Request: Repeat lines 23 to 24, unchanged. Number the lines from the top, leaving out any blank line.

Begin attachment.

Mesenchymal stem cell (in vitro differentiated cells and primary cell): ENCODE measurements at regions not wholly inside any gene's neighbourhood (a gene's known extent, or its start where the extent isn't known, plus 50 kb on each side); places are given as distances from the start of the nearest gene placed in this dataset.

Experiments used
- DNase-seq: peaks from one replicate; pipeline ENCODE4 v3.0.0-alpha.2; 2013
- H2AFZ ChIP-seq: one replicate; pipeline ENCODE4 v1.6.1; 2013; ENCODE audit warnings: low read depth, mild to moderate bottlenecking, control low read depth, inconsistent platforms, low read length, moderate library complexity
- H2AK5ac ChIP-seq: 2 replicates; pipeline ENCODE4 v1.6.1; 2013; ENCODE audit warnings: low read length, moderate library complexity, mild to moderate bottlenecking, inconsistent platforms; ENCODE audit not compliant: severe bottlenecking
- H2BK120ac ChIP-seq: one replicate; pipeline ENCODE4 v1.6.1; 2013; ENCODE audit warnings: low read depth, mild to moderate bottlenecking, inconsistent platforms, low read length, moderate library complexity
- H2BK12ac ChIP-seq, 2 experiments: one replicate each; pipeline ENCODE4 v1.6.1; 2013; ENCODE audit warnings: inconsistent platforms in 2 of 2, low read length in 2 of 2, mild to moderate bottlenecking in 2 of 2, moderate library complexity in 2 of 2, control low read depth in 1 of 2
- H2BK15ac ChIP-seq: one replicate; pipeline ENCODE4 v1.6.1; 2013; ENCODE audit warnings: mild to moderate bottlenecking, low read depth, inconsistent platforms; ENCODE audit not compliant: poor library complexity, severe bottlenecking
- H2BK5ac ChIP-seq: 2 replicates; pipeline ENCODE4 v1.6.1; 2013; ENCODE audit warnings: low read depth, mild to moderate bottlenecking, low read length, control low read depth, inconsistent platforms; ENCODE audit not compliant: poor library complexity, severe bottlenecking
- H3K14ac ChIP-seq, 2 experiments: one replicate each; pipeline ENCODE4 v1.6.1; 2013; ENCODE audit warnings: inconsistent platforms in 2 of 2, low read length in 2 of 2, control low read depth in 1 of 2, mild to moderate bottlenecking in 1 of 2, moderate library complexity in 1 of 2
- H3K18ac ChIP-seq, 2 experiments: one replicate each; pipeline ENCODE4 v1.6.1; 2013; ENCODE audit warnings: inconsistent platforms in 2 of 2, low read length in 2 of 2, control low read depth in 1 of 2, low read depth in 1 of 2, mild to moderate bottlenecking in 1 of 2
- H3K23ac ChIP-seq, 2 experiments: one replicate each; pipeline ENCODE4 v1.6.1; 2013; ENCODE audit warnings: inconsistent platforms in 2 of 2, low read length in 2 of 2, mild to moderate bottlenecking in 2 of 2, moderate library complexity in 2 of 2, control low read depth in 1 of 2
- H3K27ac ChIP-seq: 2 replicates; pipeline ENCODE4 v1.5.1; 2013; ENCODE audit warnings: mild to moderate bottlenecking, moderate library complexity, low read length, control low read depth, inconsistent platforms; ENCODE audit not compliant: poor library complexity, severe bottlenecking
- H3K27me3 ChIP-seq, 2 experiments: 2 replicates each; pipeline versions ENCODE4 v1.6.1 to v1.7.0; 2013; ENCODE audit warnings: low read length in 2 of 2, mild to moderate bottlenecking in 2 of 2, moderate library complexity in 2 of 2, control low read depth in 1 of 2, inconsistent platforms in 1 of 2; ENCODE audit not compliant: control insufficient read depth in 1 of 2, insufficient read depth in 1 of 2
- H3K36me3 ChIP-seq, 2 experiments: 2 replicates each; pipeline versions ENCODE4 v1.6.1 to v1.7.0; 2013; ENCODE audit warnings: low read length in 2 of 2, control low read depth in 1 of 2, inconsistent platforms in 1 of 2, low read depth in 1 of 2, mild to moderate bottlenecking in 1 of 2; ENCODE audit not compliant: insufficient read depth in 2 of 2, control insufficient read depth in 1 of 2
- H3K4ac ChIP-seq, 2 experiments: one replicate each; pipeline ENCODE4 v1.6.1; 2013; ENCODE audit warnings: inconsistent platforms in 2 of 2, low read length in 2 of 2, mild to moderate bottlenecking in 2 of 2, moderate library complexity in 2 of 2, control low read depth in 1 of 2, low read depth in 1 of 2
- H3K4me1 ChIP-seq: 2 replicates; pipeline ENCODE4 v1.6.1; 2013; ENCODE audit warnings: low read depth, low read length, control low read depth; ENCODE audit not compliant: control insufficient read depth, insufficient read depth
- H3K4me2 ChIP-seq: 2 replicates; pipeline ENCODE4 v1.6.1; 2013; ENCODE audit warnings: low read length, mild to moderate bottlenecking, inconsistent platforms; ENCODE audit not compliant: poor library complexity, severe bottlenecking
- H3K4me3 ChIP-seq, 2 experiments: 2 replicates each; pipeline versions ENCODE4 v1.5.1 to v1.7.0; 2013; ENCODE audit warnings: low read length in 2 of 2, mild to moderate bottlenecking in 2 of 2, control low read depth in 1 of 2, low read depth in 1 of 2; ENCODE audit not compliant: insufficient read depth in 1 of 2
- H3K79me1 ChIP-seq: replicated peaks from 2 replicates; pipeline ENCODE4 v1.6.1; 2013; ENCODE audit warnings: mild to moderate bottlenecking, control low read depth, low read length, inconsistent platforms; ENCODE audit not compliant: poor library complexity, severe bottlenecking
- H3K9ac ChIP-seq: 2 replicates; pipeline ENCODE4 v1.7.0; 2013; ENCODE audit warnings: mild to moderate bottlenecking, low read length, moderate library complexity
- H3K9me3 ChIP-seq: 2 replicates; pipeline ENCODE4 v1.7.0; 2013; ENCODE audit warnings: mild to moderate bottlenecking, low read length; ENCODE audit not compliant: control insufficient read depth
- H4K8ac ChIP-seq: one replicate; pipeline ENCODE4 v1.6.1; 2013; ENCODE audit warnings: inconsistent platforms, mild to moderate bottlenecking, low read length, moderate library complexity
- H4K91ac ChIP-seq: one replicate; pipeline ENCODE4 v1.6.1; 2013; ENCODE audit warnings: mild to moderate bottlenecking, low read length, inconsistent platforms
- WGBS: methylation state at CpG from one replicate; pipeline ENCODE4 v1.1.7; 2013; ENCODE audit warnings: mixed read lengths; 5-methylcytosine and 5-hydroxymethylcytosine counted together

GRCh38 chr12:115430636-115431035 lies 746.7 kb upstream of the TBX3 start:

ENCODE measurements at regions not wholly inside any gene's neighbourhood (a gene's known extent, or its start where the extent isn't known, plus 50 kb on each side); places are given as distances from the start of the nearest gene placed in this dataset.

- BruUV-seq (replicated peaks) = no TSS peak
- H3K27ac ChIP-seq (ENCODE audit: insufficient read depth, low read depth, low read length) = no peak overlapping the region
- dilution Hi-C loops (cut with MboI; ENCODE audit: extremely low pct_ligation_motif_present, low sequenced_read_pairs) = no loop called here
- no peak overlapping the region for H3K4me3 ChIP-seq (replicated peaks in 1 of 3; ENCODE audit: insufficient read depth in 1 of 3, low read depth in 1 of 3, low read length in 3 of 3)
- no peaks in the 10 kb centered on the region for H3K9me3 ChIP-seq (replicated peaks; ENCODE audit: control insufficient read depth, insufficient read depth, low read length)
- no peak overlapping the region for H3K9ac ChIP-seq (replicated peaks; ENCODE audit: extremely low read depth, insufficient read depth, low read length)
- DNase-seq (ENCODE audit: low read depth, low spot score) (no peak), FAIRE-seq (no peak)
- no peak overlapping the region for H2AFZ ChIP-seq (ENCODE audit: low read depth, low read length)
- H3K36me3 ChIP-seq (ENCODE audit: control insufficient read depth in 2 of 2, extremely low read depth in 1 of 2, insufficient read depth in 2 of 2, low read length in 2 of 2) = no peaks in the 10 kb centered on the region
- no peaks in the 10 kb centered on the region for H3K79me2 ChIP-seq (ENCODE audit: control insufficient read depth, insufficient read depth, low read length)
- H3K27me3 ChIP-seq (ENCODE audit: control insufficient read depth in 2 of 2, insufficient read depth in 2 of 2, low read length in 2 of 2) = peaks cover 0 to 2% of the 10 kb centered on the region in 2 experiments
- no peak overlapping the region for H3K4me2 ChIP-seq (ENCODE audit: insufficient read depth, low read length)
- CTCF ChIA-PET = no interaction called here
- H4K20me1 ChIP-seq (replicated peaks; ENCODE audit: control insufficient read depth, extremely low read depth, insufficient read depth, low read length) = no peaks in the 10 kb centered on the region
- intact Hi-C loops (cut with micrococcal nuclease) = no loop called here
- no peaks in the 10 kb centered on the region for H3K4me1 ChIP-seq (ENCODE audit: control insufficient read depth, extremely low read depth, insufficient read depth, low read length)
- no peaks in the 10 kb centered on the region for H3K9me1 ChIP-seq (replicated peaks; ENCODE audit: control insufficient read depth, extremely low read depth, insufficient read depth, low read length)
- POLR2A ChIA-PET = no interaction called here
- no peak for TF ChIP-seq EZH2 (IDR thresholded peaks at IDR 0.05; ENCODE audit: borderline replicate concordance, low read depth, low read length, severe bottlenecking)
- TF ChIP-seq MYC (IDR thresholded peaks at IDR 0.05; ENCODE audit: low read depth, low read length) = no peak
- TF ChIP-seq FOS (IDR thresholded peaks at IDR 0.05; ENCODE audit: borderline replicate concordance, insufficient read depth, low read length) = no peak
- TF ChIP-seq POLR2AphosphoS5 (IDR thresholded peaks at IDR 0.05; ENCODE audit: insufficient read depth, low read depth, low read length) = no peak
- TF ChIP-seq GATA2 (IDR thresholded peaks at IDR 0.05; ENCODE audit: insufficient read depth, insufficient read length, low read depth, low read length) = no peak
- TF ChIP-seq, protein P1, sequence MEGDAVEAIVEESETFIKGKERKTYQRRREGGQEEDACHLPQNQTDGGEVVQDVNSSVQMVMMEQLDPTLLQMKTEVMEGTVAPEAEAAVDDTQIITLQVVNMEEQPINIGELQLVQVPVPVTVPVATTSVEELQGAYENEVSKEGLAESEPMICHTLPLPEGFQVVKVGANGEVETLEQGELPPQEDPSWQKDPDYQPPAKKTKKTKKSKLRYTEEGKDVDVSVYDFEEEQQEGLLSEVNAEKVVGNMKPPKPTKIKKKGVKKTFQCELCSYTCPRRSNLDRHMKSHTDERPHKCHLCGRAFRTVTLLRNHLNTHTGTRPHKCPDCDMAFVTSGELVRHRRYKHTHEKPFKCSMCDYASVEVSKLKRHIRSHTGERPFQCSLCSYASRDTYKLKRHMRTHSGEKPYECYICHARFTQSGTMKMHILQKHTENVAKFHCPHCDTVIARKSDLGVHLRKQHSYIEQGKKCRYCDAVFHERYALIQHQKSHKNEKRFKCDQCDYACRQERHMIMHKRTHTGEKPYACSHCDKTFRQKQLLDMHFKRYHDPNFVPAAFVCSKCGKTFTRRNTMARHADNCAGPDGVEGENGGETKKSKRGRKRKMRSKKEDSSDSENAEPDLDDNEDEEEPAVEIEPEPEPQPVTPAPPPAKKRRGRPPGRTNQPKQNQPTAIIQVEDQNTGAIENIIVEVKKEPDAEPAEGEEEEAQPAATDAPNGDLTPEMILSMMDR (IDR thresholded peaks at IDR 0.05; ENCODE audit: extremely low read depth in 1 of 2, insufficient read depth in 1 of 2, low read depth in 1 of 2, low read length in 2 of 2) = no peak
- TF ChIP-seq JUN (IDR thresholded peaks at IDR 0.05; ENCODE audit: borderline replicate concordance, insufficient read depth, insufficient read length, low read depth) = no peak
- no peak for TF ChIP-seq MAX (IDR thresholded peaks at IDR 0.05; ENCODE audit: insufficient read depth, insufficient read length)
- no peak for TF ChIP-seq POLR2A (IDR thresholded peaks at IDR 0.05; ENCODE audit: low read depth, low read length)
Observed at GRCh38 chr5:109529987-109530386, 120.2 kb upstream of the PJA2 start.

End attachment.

- H4K8ac ChIP-seq: one replicate; pipeline ENCODE4 v1.6.1; 2013; ENCODE audit warnings: inconsistent platforms, mild to moderate bottlenecking, low read length, moderate library complexity
- H4K91ac ChIP-seq: one replicate; pipeline ENCODE4 v1.6.1; 2013; ENCODE audit warnings: mild to moderate bottlenecking, low read length, inconsistent platforms